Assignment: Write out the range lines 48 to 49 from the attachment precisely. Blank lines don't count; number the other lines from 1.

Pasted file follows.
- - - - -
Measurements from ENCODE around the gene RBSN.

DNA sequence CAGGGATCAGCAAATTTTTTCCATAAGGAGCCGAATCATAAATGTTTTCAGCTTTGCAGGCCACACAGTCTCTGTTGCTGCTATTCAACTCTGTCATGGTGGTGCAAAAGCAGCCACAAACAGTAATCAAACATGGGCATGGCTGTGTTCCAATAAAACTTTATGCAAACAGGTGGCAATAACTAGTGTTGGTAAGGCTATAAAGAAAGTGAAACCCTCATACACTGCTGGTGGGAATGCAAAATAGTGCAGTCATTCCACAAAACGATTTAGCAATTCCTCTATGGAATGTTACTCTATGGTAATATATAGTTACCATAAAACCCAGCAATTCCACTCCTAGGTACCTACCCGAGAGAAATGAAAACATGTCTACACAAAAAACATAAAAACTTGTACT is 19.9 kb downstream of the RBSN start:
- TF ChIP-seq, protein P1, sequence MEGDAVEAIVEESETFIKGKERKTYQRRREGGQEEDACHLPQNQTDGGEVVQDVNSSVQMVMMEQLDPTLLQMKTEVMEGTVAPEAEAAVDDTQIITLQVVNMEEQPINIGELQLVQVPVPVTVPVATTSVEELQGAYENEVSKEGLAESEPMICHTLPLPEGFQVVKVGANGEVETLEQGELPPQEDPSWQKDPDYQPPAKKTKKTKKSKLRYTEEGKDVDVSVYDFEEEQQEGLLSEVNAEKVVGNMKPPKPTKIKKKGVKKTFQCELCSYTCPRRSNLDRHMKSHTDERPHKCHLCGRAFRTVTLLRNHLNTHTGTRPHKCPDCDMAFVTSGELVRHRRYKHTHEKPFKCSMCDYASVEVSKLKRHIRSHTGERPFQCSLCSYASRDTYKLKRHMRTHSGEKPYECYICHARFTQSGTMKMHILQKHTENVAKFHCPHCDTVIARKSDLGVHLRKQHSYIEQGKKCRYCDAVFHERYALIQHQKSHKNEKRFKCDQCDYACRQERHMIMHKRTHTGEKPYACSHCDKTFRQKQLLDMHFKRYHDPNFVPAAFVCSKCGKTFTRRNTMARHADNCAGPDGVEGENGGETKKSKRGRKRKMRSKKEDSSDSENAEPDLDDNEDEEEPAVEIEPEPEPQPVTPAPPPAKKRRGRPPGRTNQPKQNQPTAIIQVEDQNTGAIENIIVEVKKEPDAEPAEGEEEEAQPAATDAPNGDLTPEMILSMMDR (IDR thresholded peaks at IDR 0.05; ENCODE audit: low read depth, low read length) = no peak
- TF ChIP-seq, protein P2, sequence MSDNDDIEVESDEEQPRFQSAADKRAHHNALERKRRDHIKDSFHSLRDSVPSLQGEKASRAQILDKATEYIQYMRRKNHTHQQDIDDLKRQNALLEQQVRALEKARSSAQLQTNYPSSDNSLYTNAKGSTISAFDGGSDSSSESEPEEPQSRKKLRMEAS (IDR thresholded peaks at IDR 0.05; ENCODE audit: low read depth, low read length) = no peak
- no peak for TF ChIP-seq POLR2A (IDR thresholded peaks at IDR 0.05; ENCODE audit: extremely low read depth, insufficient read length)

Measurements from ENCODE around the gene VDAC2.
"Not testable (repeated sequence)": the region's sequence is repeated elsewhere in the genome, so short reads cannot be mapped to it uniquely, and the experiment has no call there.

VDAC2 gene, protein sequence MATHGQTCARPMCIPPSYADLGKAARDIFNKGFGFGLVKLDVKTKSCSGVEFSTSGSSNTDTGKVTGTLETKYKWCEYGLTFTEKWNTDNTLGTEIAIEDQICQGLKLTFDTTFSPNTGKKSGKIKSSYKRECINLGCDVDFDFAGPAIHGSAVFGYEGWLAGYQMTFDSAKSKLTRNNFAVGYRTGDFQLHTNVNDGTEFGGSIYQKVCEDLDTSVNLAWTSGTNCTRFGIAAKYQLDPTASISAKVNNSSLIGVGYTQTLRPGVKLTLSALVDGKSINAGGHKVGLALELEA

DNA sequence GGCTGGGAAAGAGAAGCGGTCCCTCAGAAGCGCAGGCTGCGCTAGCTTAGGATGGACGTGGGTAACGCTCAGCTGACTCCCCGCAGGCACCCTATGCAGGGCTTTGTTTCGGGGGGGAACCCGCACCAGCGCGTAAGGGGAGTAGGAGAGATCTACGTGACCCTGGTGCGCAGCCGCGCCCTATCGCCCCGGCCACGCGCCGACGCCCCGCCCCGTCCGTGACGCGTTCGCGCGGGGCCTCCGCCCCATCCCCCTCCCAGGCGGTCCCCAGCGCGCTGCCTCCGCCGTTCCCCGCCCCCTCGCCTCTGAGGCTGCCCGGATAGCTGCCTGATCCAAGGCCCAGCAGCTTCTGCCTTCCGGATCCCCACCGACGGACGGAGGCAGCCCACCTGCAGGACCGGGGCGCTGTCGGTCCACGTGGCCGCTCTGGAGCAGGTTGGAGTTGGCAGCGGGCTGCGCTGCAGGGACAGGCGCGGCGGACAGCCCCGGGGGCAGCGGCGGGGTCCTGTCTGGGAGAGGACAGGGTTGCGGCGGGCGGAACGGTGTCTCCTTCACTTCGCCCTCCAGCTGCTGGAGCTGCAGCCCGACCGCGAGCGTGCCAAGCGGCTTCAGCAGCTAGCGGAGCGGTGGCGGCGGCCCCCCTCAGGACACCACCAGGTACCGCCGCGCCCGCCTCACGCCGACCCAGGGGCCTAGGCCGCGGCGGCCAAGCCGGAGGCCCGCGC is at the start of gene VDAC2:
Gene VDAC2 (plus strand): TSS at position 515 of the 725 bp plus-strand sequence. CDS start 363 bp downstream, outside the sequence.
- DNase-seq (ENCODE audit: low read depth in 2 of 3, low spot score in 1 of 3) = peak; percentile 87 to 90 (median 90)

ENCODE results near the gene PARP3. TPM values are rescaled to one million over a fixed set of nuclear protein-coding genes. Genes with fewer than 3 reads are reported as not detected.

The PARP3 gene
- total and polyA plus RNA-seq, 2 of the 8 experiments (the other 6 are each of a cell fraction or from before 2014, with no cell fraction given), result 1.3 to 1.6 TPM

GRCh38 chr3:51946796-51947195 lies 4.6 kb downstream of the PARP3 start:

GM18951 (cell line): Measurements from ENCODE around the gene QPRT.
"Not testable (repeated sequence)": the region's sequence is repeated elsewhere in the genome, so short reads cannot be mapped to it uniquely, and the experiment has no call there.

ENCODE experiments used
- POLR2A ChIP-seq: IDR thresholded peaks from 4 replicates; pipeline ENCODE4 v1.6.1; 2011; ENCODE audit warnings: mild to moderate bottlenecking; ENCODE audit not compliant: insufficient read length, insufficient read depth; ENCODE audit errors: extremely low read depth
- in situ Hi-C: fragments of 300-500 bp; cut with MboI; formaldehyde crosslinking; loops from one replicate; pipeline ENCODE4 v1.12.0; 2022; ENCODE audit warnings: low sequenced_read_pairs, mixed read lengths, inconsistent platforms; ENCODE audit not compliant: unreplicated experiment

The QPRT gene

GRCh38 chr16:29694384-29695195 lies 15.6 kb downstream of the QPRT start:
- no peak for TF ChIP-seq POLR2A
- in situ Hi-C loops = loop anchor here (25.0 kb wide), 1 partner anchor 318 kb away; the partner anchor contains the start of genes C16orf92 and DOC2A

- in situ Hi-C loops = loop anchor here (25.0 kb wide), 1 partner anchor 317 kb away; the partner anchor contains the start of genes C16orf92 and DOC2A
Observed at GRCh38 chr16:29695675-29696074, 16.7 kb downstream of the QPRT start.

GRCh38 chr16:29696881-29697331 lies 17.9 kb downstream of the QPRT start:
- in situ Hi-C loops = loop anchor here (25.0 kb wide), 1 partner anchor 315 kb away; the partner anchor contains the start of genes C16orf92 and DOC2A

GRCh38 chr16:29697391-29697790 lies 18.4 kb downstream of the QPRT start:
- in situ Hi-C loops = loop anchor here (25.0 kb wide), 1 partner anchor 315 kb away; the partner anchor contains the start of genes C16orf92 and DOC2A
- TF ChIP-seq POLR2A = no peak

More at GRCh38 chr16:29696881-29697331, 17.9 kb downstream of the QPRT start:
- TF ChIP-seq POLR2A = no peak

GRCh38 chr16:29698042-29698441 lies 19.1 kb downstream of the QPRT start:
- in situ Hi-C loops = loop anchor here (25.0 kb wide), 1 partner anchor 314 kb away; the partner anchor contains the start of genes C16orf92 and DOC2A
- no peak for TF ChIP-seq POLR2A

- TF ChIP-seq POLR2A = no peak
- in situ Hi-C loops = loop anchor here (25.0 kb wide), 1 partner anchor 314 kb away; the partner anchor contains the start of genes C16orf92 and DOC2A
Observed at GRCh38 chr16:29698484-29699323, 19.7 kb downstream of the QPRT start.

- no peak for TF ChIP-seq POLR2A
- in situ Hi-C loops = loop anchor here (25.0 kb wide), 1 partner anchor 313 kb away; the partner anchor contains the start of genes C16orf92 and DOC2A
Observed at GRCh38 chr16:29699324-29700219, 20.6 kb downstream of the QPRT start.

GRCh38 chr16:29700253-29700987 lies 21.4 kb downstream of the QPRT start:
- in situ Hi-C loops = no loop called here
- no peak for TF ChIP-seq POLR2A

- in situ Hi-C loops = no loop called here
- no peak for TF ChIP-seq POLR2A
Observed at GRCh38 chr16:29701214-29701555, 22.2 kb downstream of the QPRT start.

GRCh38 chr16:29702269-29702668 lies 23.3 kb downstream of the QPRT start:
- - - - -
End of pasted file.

Observed at GRCh38 chr16:29701214-29701555, 22.2 kb downstream of the QPRT start.

GRCh38 chr16:29702269-29702668 lies 23.3 kb downstream of the QPRT start: